• Competition, quiz show style review games
  • Problem-based learning
  • Quest-based learning

#3: PURPOSE

Having a goal or objective to aim for. More important, though, purpose is a sense of “why I matter” in this story. Clearly stated rules, objectives, goals, and big picture help in determining purpose. Match motives with learner background.

How to use it

  • How can the learner apply the task or content to their personal motivations, teammates, or environment? Use a learner survey to uncover some of their background and call out later.
  • Integrate major world or community problems for students to solve when possible
  • Explicitly state your content’s relevance and importance to the community or broader world stage.
  • Create and state clear, measurable, authentic learning objectives. Align these to your course’s core activities – though this is good practice anyway!

#4: MASTERY

Mastery is our ​urge to get better a​t things – to accomplish something difficult through prolonged and repeated efforts, especially with the activities we find enjoyable. Engaging activities often stay within, but at the edge of what’s achievable to remain motivational. This internal drive to try to make ourselves better can also originate from a belief that we are not complete, often referred to as the growth mindset.

How to use it

  • Provide specific, ongoing feedback so learners know what they don’t know and how to improve.
  • Acknowledge and/or highlight the achievement of course objectives.
  • Create a space that is safe to fail and try again. Encourage continual practice and spaced repetition, similar to learning a new sport.
  • Build competence through peer teaching, student-facilitated instruction (jigsaw, student-generated discussion)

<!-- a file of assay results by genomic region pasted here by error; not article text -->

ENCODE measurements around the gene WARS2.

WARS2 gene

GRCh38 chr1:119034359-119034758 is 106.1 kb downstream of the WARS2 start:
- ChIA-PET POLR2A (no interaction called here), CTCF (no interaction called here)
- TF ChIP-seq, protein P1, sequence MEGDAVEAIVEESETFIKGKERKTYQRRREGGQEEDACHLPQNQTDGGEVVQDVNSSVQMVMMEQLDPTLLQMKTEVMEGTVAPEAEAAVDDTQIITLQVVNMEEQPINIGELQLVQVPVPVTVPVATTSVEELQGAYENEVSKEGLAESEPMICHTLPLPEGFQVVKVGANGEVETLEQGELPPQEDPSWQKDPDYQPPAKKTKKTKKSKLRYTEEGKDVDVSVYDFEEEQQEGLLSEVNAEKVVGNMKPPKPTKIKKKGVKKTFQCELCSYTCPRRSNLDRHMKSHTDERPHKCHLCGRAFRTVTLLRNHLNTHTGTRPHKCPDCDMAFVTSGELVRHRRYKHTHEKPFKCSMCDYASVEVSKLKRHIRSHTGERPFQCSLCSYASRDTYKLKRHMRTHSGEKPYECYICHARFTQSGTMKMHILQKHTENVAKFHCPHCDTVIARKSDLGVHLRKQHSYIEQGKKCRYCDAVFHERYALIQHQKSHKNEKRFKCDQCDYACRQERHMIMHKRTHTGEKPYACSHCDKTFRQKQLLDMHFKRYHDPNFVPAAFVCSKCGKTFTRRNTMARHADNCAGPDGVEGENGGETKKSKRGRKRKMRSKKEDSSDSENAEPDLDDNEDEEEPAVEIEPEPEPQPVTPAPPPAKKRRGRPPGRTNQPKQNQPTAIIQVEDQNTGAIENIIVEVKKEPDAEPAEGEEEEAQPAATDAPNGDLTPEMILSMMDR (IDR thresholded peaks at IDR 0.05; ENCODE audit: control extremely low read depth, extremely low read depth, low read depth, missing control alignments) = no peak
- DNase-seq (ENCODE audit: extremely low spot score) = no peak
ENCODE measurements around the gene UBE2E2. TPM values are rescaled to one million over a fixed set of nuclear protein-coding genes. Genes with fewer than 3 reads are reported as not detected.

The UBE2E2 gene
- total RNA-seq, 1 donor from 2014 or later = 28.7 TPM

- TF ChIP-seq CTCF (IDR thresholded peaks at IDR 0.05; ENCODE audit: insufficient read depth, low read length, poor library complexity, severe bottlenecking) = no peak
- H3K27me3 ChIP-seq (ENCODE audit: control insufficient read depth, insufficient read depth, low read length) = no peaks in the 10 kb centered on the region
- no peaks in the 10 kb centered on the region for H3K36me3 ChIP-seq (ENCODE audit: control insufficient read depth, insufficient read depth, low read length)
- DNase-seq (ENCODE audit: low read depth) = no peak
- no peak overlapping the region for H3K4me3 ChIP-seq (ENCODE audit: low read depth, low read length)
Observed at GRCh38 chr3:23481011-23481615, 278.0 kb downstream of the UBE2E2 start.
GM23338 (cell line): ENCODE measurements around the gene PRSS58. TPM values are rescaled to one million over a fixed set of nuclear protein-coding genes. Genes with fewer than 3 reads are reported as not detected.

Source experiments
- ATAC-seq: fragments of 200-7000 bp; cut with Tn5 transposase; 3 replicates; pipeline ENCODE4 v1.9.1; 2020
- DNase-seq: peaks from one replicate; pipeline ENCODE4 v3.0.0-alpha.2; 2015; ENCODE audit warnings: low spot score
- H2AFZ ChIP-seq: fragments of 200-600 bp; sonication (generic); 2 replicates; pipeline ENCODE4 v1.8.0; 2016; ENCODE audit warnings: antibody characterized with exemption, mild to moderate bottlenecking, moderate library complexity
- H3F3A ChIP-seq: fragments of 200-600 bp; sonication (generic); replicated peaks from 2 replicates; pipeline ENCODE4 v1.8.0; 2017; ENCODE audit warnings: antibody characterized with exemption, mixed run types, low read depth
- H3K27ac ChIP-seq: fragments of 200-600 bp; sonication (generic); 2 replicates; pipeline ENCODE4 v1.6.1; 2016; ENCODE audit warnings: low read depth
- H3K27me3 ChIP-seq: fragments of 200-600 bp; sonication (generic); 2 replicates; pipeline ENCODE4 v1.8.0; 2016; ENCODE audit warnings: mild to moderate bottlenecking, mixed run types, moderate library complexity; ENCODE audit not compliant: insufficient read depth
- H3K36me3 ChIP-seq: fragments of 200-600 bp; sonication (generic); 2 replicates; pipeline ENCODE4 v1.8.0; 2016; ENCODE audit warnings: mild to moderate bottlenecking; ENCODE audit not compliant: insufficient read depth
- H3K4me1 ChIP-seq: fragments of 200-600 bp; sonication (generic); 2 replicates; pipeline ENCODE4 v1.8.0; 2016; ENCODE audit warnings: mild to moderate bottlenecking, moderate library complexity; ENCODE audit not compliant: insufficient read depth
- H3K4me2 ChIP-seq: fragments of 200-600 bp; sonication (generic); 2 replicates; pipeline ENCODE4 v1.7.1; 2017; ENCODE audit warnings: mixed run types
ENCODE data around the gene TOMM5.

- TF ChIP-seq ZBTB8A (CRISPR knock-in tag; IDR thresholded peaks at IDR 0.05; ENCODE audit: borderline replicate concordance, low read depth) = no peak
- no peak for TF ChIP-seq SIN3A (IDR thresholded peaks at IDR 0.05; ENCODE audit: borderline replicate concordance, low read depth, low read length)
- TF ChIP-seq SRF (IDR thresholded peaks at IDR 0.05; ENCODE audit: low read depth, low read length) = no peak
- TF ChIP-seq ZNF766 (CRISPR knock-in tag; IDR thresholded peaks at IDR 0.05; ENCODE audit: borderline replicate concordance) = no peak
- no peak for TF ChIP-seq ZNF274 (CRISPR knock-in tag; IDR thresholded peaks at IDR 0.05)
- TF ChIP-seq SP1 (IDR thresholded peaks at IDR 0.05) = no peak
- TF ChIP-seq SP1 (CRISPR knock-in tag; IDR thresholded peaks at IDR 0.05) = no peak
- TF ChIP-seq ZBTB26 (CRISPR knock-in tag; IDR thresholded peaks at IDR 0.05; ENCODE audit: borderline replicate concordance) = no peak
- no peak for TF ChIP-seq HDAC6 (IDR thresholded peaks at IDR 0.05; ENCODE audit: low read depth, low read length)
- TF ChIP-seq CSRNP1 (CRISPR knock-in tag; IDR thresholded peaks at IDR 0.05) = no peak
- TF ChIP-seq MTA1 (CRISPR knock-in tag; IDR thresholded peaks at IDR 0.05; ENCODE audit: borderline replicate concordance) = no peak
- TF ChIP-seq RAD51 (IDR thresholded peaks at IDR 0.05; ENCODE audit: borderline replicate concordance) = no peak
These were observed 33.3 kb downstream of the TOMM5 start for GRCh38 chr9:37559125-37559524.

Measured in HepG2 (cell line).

#5: STORY

A narrative or context on which a story/game/course is set. Evokes mental images, helps user apply old knowledge and skills to understanding and remembering new skills and content.

How to use it

  • Use real-world case studies, stories from the field, and expert speakers
  • Games, simulations, and branching scenarios that allow learner to practice in a more authentic environment
  • Use alternate persona(s) as your expert or guide

#6: MYSTERY

Element of chance ​or unpredictable nature of a story/game/course. The user’s knowledge structures are inconsistent or incomplete in the beginning and they’re driven to correct it. This could also involve information complexity to peak curiosity.

Example concepts

  • Cognitive disequilibrium – introduce new ideas and concepts that conflict with previously held notions or norms
  • Project-Based Learning, Problem-Based Learning
  • Randomizers for participatory activities
  • Introducing a new previously unknown element
  • The possibility of failure (with the space to try again)

#7: ALTRUISM

A sense of belonging in a team, being able to help others i​n need, or giving back in some way. Cooperation and working together to achieve goals further build purpose.

How to use it

  • Service-learning activities
  • Add peer teaching time into lessons, encourage study groups
  • Team assessments and projects (with clearly defined roles and norms)
  • Recognize when someone helps others succeed.

#8: RECOGNITION

Most have a need for status, recognition, ​fame, prestige, attention, and/or respect of others – often an extrinsic motivator. We all like that warm fuzzy feeling when we know that others know that we’ve done a good job (even for bragging rights). Highlight a learner’s achievements publicly. Give feedback along the way.